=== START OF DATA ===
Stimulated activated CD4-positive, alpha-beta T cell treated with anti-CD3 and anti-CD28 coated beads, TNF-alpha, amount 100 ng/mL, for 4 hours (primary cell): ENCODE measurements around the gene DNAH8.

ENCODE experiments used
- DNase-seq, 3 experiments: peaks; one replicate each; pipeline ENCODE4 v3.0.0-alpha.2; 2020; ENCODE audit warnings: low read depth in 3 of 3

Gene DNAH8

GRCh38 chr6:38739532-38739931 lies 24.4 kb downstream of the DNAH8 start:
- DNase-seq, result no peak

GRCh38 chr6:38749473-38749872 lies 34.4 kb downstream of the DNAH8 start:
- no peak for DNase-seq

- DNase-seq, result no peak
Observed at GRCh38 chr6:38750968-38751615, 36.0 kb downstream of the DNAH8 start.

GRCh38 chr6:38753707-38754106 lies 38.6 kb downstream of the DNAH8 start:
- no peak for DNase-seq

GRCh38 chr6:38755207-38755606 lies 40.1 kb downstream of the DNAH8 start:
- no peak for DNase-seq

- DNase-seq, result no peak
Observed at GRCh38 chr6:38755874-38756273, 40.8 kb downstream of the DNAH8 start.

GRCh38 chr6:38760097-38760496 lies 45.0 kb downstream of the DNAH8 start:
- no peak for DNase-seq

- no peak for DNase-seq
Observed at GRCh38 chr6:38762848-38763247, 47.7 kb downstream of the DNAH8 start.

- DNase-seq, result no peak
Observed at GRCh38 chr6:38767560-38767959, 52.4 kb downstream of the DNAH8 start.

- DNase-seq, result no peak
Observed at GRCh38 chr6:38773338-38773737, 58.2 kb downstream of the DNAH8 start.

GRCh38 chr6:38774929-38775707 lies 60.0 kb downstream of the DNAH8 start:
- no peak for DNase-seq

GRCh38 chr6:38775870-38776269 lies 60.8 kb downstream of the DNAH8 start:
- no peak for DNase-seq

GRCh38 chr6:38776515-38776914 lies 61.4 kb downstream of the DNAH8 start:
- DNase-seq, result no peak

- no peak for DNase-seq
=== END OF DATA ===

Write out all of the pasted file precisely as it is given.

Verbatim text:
Stimulated activated CD4-positive, alpha-beta T cell treated with anti-CD3 and anti-CD28 coated beads, TNF-alpha, amount 100 ng/mL, for 4 hours (primary cell): ENCODE measurements around the gene DNAH8.

ENCODE experiments used
- DNase-seq, 3 experiments: peaks; one replicate each; pipeline ENCODE4 v3.0.0-alpha.2; 2020; ENCODE audit warnings: low read depth in 3 of 3

Gene DNAH8

GRCh38 chr6:38739532-38739931 lies 24.4 kb downstream of the DNAH8 start:
- DNase-seq, result no peak

GRCh38 chr6:38749473-38749872 lies 34.4 kb downstream of the DNAH8 start:
- no peak for DNase-seq

- DNase-seq, result no peak
Observed at GRCh38 chr6:38750968-38751615, 36.0 kb downstream of the DNAH8 start.

GRCh38 chr6:38753707-38754106 lies 38.6 kb downstream of the DNAH8 start:
- no peak for DNase-seq

GRCh38 chr6:38755207-38755606 lies 40.1 kb downstream of the DNAH8 start:
- no peak for DNase-seq

- DNase-seq, result no peak
Observed at GRCh38 chr6:38755874-38756273, 40.8 kb downstream of the DNAH8 start.

GRCh38 chr6:38760097-38760496 lies 45.0 kb downstream of the DNAH8 start:
- no peak for DNase-seq

- no peak for DNase-seq
Observed at GRCh38 chr6:38762848-38763247, 47.7 kb downstream of the DNAH8 start.

- DNase-seq, result no peak
Observed at GRCh38 chr6:38767560-38767959, 52.4 kb downstream of the DNAH8 start.

- DNase-seq, result no peak
Observed at GRCh38 chr6:38773338-38773737, 58.2 kb downstream of the DNAH8 start.

GRCh38 chr6:38774929-38775707 lies 60.0 kb downstream of the DNAH8 start:
- no peak for DNase-seq

GRCh38 chr6:38775870-38776269 lies 60.8 kb downstream of the DNAH8 start:
- no peak for DNase-seq

GRCh38 chr6:38776515-38776914 lies 61.4 kb downstream of the DNAH8 start:
- DNase-seq, result no peak

- no peak for DNase-seq